286#### Assembly and Components
72b7576f 287To determine if a label is attached to the main part or to a sub-part (component), use:
dba69de2 288~~~~~
72b7576f 289if (myAssembly-IsComponent(aLabel)) { .. yes .. }
dba69de2 290~~~~~
72b7576f 291To determine whether a label is a node of a (sub-) assembly or a simple shape, use:
dba69de2 292~~~~~
72b7576f 293if ( myAssembly-IsAssembly(aLabel) ) { .. yes .. }
dba69de2 294~~~~~
72b7576f 295
296If the label is a node of a (sub-) assembly, you can get the count of components, use:
dba69de2 297~~~~~
72b7576f 298Standard_Boolean subchilds = Standard_False; //default
299Standard_Integer nbc = myAssembly-NbComponents (aLabel
dba69de2 301~~~~~
303If *subchilds* is True, commands also consider sub-levels. By default, only level one is checked.
72b7576f 304
305To get component Labels themselves, use:
dba69de2 306~~~~~
72b7576f 307Standard_Boolean subchilds = Standard_False; //default
308TDF_LabelSequence comps;
309Standard_Boolean isassembly = myAssembly-GetComponents
dba69de2 311~~~~~
312@subsubsection occt_xde_2_2_9 Instances and References for Components
72b7576f 313To determine if a label is a simple shape, use:
dba69de2 314~~~~~
315if ( myAssembly->IsSimpleShape(aLabel) ) { .. yes .. }
72b7576f 317To determine if a label is a located reference to another one, use:
dba69de2 318~~~~~
72b7576f 319if ( myAssembly-IsReference(aLabel) ) { .. yes .. }
dba69de2 320~~~~~
72b7576f 321If the label is a located reference, you can get the location, use:
dba69de2 322~~~~~
72b7576f 323TopLoc_Location loc = myAssembly-GetLocation (aLabel);
dba69de2 324~~~~~
72b7576f 325To get the label of a referenced original shape (also tests if it is a reference), use:
dba69de2 326~~~~~
72b7576f 327Standard_Boolean isref = myAssembly-GetReferredShape
328(aLabel, refLabel);
dba69de2 329~~~~~
331**Note** *isref* returns False if *aLabel* is not for a reference.
333@subsection occt_xde_2_3 Editing Shapes
334In addition to the previously described *AddShape* and *SetShape*, several shape edits are possible.
72b7576f 335
336To remove a Shape, and all its sub-labels, use:
dba69de2 337~~~~~
72b7576f 338Standard_Boolean remsh = myAssembly-RemoveShape(aLabel);
339// remsh is returned True if done
dba69de2 340~~~~~
341This operation will fail if the shape is neither free nor top level.
72b7576f 342
343To add a Component to the Assembly, from a new shape, use:
dba69de2 344~~~~~
72b7576f 345Standard_Boolean expand = Standard_False; //default
dba69de2 346TDF_Label aLabel = myAssembly->AddComponent (aShape [,expand]);
348If *expand* is True and *aShape* is a Compound, *aShape* is broken down to produce sub-components, one for each of its sub-shapes.
72b7576f 349
350To add a component to the assembly, from a previously recorded shape (the new component is defined by the label of the reference shape, and its location), use:
dba69de2 351~~~~~
72b7576f 352TDF_Label refLabel ...; // the label of reference shape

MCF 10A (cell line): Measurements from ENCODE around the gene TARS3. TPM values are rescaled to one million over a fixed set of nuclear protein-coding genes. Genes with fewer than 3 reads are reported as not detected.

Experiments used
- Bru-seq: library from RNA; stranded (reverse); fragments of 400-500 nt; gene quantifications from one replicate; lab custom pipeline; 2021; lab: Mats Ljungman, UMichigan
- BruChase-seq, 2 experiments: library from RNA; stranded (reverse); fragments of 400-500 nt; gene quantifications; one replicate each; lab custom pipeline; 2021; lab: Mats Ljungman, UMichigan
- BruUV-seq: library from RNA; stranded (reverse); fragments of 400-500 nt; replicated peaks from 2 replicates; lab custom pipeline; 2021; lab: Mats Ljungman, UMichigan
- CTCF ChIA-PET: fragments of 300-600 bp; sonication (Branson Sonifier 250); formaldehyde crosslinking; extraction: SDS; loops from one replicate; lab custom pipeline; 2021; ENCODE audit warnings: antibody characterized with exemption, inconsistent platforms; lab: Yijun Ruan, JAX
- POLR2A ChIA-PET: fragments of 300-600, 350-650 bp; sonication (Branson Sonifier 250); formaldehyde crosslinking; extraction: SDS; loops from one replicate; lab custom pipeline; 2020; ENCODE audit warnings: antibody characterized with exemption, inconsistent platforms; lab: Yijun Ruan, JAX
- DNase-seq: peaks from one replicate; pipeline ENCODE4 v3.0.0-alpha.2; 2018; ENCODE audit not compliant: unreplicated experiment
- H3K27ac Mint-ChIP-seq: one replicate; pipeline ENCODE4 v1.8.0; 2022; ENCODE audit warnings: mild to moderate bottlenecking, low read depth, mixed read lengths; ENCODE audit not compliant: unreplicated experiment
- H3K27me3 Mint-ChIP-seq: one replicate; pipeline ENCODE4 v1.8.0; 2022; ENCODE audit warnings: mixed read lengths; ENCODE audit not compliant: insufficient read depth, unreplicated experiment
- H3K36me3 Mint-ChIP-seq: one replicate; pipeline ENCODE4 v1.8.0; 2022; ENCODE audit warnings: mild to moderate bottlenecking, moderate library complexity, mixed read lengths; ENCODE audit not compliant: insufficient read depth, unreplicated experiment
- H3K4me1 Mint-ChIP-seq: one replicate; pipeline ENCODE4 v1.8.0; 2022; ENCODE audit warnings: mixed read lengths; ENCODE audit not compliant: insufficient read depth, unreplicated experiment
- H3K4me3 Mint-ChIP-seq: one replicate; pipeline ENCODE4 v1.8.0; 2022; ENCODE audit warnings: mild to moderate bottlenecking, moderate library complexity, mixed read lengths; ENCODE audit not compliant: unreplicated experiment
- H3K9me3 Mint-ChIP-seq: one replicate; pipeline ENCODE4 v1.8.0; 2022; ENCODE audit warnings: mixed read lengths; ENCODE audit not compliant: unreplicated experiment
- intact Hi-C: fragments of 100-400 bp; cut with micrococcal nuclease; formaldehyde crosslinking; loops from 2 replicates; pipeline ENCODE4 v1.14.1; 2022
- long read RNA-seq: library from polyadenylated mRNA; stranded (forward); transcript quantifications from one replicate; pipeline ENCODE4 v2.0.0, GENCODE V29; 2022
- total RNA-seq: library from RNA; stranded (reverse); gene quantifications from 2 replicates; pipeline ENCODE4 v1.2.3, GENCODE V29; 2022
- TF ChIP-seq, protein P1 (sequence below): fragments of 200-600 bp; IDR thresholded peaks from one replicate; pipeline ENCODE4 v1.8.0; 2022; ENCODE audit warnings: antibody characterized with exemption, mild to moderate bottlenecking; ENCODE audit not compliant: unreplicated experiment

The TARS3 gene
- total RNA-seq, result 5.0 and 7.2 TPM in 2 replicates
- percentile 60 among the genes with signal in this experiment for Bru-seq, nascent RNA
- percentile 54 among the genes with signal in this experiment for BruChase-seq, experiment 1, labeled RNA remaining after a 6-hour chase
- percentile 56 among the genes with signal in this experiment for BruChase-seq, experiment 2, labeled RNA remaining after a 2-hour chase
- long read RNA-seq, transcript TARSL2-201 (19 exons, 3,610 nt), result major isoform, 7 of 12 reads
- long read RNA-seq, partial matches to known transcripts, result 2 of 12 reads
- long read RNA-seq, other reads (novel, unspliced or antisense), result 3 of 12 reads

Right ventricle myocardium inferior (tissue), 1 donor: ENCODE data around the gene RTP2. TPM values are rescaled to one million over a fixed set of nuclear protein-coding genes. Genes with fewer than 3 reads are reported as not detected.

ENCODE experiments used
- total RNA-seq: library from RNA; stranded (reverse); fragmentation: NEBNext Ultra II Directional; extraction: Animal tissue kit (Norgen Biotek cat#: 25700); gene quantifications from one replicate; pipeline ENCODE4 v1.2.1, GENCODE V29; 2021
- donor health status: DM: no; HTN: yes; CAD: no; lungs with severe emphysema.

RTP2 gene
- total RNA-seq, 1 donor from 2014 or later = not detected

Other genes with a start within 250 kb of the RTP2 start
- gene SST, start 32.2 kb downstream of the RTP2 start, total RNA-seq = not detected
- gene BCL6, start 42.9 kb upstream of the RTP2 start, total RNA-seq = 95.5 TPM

353TopLoc_Location loc ...; // the desired location
dba69de2 354TDF_Label aLabel = myAssembly->AddComponent (refLabel, loc);
72b7576f 356To remove a component from the assembly, use:
dba69de2 357~~~~~
358myAssembly->RemoveComponent (aLabel);
72b7576f 360
dba69de2 361@subsection occt_xde_2_4 Management of Sub-Shapes
362In addition to components of a (sub-)assembly, it is possible to have individual identification of some sub-shapes inside any shape. Therefore, you can attach specific attributes such as Colors. Some additional actions can be performed on sub-shapes that are neither top-level, nor components:
72b7576f 363To add a sub-shape to a given Label, use:
dba69de2 364~~~~~
365TDF_Label subLabel = myAssembly->AddSubShape (aLabel, subShape);
72b7576f 367
368To find the Label attached to a given sub-shape, use:
dba69de2 369~~~~~
72b7576f 370TDF_Label subLabel; // new label to be computed
dba69de2 371if ( myAssembly- FindSubShape (aLabel, subShape, subLabel)) { .. yes .. }
373If the sub-shape is found (yes), *subLabel* is filled by the correct value.
72b7576f 374
375To find the top-level simple shape (not a compound whether free or not), which contains a given sub-shape, use:
dba69de2 376~~~~~
377TDF_Label mainLabel = myAssembly->FindMainShape(subShape);
379**Note** that there should be only one shape for a valid model. In any case, the search stops on the first one found.
72b7576f 380
381To get the sub-shapes of a shape, which are recorded under a label, use:
dba69de2 382~~~~~
72b7576f 383TDF_LabelSequence subs;
dba69de2 384Standard_Boolean hassubs = myAssembly->GetSubShapes (aLabel,subs);
386@subsection occt_xde_2_5 Properties
72b7576f 387Some properties can be attached directly to shapes. These properties are:
388 * Name (standard definition from OCAF)
389 * Centroid (for validation of transfer)
390 * Volume (for validation of transfer)
391 * Area (for validation of transfer)
392Some other properties can also be attached, and are also managed by distinct tools for Colors and Layers. Colors and Layers are managed as an alternative way of organizing data (by providing a way of identifying groups of shapes).
393Colors are put into a table of colors while shapes refer to this table. There are two ways of attaching a color to a shape:
394 * By attaching an item from the table.
395 * Adding the color directly.
396When the color is added directly, a search is performed in the table of contents to determine if it contains the requested color. Once this search and initialize operation is done, the first way of attaching a color to a shape is used.